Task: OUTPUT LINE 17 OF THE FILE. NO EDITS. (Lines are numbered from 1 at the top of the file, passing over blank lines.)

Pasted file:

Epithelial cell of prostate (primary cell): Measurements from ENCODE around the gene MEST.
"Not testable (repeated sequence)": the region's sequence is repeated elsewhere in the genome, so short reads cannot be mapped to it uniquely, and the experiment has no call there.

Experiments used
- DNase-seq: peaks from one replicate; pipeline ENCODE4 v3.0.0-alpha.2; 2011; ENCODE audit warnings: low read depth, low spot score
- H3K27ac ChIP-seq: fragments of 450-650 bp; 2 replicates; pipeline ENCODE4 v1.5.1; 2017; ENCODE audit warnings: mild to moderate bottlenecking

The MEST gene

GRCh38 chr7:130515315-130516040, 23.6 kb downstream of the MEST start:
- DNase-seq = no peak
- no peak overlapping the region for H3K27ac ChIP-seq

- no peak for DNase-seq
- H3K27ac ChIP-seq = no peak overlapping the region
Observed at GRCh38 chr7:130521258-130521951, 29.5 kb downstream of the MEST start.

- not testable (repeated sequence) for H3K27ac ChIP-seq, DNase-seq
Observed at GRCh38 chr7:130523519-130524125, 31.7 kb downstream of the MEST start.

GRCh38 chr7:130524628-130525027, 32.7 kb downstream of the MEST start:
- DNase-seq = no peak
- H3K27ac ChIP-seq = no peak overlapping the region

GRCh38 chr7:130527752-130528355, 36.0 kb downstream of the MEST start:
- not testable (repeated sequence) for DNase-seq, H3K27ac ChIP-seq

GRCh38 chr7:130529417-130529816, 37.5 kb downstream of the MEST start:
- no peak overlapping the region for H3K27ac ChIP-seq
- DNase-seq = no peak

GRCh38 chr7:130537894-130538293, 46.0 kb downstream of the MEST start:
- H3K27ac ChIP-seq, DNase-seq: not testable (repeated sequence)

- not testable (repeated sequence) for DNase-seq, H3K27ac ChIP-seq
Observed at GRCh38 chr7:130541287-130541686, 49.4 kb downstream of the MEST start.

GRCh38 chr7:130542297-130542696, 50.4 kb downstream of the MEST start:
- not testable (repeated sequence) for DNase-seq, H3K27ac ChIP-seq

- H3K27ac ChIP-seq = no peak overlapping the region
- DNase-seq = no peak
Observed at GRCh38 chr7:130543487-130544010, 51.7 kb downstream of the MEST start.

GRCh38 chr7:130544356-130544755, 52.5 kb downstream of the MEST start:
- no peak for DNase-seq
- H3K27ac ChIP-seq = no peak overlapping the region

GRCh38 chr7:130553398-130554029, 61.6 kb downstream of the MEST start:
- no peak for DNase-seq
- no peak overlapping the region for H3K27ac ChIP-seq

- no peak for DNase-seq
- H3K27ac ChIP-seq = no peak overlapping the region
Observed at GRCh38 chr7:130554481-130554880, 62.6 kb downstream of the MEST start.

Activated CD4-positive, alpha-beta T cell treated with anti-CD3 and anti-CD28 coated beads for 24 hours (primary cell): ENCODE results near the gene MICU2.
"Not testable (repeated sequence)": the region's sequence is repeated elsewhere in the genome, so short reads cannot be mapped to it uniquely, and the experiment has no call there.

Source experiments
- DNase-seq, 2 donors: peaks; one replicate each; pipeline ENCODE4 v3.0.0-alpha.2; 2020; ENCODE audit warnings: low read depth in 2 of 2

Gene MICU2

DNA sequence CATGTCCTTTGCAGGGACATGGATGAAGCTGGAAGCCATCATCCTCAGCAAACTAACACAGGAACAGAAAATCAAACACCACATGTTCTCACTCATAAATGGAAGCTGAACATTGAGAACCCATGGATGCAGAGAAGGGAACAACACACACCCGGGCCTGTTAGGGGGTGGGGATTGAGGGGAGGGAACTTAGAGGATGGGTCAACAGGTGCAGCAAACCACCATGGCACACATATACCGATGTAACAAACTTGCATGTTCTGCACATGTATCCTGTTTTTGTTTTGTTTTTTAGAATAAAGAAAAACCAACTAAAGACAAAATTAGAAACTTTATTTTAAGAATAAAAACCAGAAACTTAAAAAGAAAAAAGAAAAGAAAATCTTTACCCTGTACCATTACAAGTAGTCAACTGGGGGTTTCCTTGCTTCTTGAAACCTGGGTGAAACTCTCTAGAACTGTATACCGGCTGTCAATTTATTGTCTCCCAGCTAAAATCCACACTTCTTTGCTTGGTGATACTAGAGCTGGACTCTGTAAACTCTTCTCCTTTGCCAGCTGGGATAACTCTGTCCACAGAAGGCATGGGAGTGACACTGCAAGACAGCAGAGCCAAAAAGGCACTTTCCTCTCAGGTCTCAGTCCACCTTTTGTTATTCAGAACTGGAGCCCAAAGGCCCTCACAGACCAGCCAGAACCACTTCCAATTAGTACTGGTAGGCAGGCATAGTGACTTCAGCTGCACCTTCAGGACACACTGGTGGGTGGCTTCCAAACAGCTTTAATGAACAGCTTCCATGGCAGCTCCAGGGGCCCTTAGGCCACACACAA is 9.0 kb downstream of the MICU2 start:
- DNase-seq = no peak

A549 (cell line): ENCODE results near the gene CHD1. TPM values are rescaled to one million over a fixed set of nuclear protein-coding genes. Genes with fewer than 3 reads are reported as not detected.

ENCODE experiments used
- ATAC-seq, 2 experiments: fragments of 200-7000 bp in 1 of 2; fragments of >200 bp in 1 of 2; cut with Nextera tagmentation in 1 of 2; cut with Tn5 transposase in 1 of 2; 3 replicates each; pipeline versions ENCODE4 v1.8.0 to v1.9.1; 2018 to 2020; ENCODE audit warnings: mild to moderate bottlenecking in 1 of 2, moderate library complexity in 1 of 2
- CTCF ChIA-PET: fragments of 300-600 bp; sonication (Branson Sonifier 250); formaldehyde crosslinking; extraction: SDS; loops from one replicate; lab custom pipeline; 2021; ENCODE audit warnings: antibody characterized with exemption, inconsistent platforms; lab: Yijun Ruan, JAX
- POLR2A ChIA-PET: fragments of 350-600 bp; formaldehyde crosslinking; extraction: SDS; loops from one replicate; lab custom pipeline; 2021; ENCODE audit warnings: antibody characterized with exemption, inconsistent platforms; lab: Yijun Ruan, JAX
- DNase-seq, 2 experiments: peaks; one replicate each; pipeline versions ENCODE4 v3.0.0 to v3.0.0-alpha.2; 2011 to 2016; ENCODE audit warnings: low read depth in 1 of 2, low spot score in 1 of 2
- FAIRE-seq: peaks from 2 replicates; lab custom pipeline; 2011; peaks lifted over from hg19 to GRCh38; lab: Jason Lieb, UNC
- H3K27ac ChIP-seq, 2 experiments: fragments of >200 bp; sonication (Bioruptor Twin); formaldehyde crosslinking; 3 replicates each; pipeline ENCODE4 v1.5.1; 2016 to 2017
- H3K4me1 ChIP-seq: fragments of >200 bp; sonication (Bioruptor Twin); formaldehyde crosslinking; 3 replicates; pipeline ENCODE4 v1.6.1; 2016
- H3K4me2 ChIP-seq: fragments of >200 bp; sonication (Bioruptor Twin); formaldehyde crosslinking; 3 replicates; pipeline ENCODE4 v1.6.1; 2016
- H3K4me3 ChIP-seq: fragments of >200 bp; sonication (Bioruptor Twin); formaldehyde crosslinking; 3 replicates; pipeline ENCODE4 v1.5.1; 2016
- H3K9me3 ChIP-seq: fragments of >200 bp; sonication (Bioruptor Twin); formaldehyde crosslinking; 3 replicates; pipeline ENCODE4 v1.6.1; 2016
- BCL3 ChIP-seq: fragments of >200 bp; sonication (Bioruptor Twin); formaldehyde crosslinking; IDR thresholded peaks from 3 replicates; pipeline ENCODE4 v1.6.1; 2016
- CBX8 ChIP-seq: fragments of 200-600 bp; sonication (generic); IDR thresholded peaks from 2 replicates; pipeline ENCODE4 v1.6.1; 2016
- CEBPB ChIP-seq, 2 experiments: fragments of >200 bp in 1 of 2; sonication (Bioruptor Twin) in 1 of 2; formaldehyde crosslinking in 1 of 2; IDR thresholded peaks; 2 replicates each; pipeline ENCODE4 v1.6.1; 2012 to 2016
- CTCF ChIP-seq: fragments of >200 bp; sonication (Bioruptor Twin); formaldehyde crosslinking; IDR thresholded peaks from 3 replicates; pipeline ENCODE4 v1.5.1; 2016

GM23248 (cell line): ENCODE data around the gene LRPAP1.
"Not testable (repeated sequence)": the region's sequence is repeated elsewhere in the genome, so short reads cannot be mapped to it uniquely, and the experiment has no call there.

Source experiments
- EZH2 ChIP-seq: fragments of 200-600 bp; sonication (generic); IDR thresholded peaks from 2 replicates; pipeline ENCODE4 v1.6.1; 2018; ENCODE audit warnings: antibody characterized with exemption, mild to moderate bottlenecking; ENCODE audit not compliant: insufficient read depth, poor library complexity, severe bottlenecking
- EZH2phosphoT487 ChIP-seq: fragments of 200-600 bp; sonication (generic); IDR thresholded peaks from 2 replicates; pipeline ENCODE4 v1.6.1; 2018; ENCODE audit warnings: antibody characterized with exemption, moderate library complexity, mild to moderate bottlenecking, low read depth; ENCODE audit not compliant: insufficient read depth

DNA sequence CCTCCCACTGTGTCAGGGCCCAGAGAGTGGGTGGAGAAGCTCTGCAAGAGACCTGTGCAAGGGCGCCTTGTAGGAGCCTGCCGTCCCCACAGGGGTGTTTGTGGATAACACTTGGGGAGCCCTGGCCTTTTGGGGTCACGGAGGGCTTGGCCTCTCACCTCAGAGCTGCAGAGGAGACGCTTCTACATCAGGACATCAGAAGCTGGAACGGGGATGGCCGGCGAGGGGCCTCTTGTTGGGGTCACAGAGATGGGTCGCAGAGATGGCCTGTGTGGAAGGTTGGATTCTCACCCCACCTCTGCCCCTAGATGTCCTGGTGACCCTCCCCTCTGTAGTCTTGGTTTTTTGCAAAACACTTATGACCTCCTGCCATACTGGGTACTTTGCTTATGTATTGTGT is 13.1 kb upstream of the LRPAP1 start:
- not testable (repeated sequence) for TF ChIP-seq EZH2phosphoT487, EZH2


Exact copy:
- H3K27ac ChIP-seq = no peak overlapping the region